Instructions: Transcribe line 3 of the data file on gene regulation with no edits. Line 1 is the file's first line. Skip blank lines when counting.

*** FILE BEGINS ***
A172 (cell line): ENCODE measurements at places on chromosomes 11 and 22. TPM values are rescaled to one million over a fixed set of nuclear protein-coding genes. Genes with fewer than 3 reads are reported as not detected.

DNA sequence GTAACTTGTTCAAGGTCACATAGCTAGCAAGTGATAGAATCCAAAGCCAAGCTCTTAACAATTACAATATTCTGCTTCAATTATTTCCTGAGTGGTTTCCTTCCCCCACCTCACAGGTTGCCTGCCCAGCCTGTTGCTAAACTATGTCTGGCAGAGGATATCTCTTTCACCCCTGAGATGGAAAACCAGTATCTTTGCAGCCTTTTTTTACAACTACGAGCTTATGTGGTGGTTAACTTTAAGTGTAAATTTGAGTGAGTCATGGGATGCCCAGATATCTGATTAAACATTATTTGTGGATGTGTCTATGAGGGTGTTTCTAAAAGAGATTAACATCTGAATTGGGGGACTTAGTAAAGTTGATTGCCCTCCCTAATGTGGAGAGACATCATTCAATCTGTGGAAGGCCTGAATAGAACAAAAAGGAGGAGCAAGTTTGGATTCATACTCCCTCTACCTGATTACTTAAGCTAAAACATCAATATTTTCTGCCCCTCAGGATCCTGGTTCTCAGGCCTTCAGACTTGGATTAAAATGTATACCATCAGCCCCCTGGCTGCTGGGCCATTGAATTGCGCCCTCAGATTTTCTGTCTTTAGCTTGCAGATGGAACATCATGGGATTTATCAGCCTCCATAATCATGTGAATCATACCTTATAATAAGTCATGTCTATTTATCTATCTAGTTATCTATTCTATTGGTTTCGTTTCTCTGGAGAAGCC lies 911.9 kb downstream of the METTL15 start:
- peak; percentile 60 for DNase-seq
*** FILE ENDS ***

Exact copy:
- peak; percentile 60 for DNase-seq